• If value is 50% (assuming that white is 100% and black is 0%), both recessive colors should still be the same amount, but the sum of the value of the dominant color and one of the recessive colors must equal 256.
    • If both saturation is 100% and value is 50%, then one color must be 255 as the other must be 0.
  • Secondary – any color where two primary colors have the exact same value, but the other primary color is recessive. Basically yellow, cyan, or magenta.
    • If the saturation is 100%, then both dominant colors must be 255 or the recessive color must be 0.
    • If the value is 50%, both dominant colors must be the same amount, but the sum of the value of one of the dominant colors and the recessive color must equal 256.
    • If both saturation is 100% and value is 50%, then two colors must be 255 as one is 0.
  • Tertiary – any color that is exactly in between the primary and secondary color. In order to be a tertiary color, all three colors must be different and have a common difference (assuming that 255 can be rounded off to 256). At this point, we have a dominant color, an intermediate color, and a recessive color.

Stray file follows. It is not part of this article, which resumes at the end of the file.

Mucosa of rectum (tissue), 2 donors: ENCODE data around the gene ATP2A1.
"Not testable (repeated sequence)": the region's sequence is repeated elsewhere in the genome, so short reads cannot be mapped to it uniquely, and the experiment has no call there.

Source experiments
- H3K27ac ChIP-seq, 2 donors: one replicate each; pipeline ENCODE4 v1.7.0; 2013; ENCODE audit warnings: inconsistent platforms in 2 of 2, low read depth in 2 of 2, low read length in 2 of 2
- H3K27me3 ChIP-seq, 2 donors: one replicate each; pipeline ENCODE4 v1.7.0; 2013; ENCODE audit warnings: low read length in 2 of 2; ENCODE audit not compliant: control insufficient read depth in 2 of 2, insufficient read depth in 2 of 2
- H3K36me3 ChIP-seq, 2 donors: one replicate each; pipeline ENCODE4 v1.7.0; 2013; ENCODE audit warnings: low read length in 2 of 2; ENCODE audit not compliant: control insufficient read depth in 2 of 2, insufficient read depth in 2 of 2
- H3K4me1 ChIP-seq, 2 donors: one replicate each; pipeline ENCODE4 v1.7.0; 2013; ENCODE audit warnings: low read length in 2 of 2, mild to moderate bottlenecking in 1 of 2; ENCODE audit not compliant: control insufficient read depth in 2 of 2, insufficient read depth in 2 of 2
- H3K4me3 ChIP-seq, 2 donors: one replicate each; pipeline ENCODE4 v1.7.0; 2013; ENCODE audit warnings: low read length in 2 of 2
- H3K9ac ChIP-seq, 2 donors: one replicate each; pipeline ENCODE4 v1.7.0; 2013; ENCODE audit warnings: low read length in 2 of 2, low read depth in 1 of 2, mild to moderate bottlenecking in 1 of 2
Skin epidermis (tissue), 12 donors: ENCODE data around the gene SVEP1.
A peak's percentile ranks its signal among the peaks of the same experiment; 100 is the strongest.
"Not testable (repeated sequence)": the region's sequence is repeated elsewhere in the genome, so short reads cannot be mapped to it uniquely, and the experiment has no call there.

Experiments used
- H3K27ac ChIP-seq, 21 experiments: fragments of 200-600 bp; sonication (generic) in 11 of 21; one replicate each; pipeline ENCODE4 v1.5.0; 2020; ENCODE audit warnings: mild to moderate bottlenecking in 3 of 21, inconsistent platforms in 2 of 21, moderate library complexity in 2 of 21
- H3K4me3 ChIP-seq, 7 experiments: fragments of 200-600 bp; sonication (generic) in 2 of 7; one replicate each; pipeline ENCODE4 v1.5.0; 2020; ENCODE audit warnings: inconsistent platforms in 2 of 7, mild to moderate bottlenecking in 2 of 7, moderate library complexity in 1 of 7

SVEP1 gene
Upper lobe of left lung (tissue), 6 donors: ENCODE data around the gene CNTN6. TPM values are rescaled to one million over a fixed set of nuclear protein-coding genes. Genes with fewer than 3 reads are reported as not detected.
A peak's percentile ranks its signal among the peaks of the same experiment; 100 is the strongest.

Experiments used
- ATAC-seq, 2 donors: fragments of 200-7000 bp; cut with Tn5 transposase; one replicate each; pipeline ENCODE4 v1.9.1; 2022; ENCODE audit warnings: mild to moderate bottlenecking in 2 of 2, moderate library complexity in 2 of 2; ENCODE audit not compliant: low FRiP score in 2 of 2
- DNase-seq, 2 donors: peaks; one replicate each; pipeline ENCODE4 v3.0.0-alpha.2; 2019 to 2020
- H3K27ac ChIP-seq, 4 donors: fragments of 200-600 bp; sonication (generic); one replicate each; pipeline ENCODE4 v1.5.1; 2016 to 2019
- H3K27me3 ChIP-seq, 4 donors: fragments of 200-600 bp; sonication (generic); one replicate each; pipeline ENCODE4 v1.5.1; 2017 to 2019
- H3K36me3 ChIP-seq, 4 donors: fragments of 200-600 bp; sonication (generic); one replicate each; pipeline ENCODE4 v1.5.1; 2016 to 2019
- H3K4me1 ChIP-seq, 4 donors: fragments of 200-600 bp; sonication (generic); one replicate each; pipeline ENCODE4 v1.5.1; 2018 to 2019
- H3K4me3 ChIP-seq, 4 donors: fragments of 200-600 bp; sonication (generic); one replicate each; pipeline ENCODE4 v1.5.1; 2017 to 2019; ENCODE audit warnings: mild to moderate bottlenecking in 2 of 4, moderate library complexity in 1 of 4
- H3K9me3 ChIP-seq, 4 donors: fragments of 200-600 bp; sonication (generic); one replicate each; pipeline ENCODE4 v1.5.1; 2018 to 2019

• If the saturation is 100%, then dominant color must be 255 or the recessive color must be 0.
    • If the value is 50%, then the sum of the dominant color and recessive color must be 256 (or 255) while the intermediate color must remain to be 128.
    • If both saturation is 100% and value is 50%, then the dominant color is 255, intermediate color is 128, and recessive color is 0.
  • Quaternary – like I said with the RYB model, a quaternary color is any color between the primary and tertiary colors or the secondary and tertiary colors. Once again, the values of red, green, and blue are different, but only this time, there is no common difference.
    • If the saturation is 100%, then the dominant color must be 255 or the recessive color must be 0.
    • If the value is 50%, then the sum of the dominant color and recessive color must be 256 while the intermediate color must be unequal to 128.
    • If both saturation is 100% and value is 50%, then the dominant color must be 255, the recessive color must be 0, and the intermediate color must not be 128.
  • Hot – All colors with more red than violet (tertiary color between blue and magenta) and lime (tertiary color between yellow and green) are considered hot colors. Magenta, hot pink, red, orange, and yellow are all considered hot. Violet and lime are mild.